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The Arrival of Our Wild Horses from the June 2018 Kaimanawa Muster

The Arrival of Our Wild Horses from the June 2018 Kaimanawa Muster
5th June 2018

As I waited for our wild Kaimanawa stallions to arrive, fresh from the latest muster, I was left with mixed emotions. On one hand I was excited to see which horses had been assigned to me and was eagerly anticipating the journey ahead, then at the same time I was greatly saddened that these majestic animals had lost their freedom. But even that sadness was underlined by an overwhelming sense of relief that these stallions, which would normally be destined for slaughter, had been given a second chance at life.


But it’s not just our horses that have been given a repreive. Thanks to the support of the public all 300 Kaimanawas that were destined to be culled during the past seven weeks, as part of the 2018 musters, have been saved. So I am also filled with pride for the compassion our nation has shown these horses and gratitude to everyone that has welcomed a horse into their lives, or sponsored to save the horses that had nowhere to go.


After training 17 wild Kaimanawas from the April muster, less than two months ago, we hadn’t planned to take additional horses; in fact, I was supposed to spend the next three months overseas photographing wild horses for a new book. But life has a way of changing when you least expect it, none more so when working with the wild horses.


Just a few weeks ago there were still 30 Kaimanawas facing slaughter so I changed my winter plans and offered to take in more; leaving the public to decide how many. Together we were able to raise enough, through the Argo KH Fund, to cover the costs of saving seven horses, of which five would come to us (four for me and one for Amanda) and two to Chloe Phillips-Harris of Wild Horse Project.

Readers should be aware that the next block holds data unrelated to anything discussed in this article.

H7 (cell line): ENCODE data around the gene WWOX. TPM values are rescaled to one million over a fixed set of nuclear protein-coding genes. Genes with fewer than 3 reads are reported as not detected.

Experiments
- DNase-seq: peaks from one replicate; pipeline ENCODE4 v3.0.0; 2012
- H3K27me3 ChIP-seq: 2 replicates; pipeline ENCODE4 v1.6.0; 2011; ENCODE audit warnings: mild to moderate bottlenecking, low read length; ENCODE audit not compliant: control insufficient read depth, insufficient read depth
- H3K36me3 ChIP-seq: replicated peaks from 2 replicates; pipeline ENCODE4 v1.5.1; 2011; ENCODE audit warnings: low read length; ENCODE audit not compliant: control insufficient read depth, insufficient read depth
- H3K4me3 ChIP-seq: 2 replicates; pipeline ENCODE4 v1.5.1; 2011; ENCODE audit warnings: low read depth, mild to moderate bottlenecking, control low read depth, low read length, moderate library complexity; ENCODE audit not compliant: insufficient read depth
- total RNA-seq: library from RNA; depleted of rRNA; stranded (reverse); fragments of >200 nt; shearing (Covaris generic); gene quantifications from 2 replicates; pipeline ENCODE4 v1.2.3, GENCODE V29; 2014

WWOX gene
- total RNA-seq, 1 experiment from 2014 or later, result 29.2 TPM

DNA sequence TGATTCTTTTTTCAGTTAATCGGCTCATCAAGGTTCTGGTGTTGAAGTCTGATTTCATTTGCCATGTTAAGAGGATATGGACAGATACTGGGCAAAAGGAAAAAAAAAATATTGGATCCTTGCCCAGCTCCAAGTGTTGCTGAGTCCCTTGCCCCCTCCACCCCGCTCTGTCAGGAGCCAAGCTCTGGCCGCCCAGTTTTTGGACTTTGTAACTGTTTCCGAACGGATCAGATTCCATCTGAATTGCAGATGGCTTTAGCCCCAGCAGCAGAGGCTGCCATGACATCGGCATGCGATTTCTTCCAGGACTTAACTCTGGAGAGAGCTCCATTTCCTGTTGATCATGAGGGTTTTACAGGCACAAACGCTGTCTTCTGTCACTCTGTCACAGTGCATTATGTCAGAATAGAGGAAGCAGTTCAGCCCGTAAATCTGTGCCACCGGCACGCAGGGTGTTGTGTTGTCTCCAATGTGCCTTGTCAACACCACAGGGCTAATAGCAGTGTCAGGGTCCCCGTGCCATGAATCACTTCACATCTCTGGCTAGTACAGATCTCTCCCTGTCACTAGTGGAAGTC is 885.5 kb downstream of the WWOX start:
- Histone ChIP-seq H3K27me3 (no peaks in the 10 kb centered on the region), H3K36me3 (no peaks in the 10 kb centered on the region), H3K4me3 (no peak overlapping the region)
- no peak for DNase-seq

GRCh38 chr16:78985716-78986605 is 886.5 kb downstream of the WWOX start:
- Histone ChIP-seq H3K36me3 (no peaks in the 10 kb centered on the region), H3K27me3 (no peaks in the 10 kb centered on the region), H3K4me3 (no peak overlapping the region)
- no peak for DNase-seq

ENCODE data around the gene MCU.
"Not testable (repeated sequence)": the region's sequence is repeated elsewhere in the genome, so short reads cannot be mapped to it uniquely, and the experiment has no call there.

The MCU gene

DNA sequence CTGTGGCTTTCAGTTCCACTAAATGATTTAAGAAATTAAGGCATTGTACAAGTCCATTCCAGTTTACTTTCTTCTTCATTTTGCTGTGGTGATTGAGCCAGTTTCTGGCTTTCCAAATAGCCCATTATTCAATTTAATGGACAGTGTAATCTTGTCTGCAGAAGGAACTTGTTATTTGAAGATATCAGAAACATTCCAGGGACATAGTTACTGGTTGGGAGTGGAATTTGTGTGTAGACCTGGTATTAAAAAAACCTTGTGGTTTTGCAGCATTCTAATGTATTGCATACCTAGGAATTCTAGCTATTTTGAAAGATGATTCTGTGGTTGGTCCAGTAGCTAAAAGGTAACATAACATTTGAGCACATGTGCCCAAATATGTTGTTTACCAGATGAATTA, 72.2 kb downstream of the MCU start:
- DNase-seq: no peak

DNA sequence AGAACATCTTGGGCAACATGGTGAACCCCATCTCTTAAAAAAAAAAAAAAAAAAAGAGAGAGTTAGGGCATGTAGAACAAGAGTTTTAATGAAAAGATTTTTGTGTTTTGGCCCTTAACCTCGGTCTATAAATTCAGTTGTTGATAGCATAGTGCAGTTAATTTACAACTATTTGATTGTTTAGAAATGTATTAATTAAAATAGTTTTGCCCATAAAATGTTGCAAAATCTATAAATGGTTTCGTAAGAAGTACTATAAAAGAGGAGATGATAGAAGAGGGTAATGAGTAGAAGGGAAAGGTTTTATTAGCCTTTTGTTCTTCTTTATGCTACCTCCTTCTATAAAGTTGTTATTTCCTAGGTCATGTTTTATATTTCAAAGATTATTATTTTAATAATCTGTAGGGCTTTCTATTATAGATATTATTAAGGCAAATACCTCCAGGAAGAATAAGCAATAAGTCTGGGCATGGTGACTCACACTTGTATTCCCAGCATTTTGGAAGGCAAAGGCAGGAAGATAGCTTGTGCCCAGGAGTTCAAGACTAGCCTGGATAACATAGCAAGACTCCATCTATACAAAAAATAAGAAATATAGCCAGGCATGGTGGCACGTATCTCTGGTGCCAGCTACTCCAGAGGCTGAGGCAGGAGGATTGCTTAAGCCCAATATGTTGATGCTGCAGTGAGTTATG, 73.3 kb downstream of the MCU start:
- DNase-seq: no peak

Our five were supposed to be a mix of three stallions, a mare and a 2-year-old, but on Monday night we got a phone call from Kaimanawa Heritage Horses asking if we’d be flexible; an excess of stallions meant they were desperate for experienced homes to take the older, larger horses. At this point we were just thankful to get any, after we were told on Sunday night that no horses would be coming our way after poor weather meant they had mustered less horses than planned. To go from that, to a phone call on Monday night to say we had six mature stallions arriving within 24 hours, was quite a turn of events.


Not only that, but among our selection would be an old grey stallion, who reminded them of Elder, the stallion I’d saved in 2014. When I heard this I was filled with both excitement and trepidation; I didn’t need two veteran stallions and I could only hope this new boy wouldn’t be as difficult as the old grey that already graced my paddocks.


The next morning we scrambled to get the yards ready in time for their arrival; repairing broken rails that had been broken by our last lot of Kaimanawas, laying out hay and filling up water troughs. We’d been told that the horses wouldn’t be overnighted in transit, like they normally are, and would be making the entire eight-hour drive all in one go.


These horses, who just days before had been roaming wild, would be exhausted on arrival and while I waited for the stock truck to arrive I replayed the many changes the horses would have gone through over the past few days.